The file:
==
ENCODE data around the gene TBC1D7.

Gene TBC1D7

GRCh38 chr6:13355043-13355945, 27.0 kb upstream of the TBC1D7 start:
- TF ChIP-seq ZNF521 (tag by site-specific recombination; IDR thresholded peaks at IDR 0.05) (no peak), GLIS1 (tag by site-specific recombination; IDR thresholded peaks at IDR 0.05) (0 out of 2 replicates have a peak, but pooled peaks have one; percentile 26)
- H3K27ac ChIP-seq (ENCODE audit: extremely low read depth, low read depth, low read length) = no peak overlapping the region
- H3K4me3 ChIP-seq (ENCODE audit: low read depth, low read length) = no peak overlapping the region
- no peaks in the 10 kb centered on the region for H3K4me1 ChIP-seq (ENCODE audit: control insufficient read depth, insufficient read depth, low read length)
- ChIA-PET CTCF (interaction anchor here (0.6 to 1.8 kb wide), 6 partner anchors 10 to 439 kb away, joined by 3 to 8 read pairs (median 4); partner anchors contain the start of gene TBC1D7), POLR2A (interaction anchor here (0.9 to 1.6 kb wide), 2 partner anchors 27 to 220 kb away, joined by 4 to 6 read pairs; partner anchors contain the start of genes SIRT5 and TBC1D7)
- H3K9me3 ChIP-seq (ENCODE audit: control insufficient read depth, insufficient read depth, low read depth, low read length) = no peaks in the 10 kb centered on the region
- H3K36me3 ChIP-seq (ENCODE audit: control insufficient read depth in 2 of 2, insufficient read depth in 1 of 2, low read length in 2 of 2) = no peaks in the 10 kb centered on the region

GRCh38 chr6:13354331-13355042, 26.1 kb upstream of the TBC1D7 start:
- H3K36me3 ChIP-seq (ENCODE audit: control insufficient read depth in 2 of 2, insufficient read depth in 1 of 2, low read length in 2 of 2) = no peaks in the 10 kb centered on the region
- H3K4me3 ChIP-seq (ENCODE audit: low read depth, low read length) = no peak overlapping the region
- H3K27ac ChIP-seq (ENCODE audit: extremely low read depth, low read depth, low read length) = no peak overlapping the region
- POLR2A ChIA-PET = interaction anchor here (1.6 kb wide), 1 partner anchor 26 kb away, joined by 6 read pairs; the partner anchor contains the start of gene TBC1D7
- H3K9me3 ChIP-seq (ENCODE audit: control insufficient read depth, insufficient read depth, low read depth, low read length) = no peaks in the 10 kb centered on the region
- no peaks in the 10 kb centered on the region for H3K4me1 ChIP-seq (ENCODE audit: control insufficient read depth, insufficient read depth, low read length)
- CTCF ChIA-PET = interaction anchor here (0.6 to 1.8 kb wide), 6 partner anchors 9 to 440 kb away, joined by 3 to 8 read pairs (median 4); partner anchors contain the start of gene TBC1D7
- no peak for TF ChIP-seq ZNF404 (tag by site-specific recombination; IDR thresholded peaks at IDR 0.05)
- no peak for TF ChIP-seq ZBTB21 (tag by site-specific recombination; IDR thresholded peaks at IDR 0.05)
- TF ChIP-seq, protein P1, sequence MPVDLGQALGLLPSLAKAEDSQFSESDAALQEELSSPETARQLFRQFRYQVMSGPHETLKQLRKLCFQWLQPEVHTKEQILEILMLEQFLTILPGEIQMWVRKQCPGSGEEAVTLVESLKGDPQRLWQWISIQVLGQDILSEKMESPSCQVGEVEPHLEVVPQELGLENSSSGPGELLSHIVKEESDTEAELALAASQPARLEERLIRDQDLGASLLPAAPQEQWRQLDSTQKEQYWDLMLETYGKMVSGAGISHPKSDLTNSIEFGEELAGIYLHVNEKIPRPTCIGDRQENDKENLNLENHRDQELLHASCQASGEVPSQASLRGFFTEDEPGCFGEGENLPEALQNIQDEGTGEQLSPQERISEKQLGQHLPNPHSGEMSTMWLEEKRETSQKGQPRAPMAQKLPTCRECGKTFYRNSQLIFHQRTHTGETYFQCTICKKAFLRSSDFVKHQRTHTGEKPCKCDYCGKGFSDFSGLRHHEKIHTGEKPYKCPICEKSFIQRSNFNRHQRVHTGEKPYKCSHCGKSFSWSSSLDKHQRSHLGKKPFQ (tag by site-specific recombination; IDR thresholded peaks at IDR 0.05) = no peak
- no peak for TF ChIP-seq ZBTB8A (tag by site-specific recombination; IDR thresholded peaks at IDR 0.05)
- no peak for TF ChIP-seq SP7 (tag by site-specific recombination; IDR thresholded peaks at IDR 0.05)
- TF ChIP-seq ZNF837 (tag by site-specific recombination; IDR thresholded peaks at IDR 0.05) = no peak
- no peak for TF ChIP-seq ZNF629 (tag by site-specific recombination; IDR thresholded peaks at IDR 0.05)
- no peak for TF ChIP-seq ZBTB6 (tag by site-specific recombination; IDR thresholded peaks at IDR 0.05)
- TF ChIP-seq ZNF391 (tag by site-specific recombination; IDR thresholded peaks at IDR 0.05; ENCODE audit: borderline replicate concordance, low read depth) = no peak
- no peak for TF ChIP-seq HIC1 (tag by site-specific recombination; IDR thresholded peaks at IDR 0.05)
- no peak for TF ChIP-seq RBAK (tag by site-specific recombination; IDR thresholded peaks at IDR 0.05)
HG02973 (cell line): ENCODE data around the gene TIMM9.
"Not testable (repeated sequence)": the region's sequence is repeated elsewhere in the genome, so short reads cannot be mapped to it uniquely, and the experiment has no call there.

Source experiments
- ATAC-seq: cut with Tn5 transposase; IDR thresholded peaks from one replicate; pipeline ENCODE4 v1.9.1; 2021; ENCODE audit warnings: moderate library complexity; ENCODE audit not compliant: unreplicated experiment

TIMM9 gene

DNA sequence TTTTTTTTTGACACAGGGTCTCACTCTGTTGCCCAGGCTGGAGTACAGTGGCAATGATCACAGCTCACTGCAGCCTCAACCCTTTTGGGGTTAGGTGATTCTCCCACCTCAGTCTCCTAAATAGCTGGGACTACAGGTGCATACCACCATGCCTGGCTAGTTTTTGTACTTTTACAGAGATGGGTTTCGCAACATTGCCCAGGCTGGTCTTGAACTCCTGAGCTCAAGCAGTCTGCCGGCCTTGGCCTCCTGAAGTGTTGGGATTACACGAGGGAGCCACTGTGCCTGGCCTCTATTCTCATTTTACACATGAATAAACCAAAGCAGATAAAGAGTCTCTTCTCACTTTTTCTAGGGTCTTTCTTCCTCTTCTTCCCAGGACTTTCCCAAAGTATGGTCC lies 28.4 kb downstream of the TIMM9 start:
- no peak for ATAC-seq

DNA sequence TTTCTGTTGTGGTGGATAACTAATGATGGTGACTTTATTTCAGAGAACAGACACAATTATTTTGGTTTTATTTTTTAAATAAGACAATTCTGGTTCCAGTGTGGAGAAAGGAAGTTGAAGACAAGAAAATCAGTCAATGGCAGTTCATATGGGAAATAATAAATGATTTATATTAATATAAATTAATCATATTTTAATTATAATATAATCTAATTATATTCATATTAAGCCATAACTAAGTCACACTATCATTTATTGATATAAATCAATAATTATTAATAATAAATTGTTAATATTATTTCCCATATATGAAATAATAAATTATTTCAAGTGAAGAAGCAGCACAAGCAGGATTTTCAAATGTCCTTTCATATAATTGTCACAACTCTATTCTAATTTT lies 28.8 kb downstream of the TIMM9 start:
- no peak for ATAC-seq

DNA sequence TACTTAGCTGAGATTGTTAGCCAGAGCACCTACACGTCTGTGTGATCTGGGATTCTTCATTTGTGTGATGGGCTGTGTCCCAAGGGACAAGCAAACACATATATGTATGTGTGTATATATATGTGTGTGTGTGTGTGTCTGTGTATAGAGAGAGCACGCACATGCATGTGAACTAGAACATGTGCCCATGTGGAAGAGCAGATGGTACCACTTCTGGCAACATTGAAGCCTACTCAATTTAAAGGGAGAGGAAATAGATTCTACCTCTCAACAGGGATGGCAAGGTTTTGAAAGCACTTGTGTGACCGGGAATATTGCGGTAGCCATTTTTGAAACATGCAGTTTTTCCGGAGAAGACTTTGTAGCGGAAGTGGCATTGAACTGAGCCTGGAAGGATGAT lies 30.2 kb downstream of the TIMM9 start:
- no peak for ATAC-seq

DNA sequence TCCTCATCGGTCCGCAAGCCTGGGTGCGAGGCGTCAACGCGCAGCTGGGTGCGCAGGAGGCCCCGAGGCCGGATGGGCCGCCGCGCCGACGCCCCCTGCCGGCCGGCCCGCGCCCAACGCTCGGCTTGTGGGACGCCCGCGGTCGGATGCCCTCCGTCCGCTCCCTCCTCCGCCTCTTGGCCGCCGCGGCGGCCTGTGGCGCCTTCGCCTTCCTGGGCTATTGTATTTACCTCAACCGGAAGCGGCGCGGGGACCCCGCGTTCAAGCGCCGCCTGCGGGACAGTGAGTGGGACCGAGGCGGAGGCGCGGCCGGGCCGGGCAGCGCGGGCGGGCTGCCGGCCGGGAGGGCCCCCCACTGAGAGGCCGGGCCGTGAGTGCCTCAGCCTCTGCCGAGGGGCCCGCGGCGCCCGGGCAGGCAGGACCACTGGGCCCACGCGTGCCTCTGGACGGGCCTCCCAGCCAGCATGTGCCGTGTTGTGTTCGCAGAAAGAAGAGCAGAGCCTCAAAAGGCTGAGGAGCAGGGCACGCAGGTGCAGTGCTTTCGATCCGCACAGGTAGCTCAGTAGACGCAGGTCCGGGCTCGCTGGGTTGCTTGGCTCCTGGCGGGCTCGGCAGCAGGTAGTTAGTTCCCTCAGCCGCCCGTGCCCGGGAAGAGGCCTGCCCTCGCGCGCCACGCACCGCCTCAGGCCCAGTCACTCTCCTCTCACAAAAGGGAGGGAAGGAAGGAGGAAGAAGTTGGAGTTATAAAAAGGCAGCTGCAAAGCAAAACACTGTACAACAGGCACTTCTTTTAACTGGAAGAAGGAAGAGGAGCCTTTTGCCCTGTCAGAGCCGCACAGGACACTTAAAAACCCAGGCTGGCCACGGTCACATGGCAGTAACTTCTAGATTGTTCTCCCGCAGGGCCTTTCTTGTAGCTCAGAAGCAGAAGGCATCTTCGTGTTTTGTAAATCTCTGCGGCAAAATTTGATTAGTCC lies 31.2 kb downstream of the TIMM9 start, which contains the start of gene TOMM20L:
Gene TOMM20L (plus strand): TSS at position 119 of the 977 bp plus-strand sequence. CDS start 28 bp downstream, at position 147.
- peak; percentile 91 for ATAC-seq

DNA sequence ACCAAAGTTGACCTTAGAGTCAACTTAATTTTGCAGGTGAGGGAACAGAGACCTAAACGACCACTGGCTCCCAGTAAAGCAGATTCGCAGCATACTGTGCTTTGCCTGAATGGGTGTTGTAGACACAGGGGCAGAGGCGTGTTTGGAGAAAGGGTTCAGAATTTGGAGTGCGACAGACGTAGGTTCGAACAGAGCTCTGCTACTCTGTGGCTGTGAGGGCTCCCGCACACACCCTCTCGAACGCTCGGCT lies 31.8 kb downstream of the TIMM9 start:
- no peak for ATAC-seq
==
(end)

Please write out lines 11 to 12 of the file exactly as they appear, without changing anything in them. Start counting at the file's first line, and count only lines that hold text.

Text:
GRCh38 chr6:13354331-13355042, 26.1 kb upstream of the TBC1D7 start:
- H3K36me3 ChIP-seq (ENCODE audit: control insufficient read depth in 2 of 2, insufficient read depth in 1 of 2, low read length in 2 of 2) = no peaks in the 10 kb centered on the region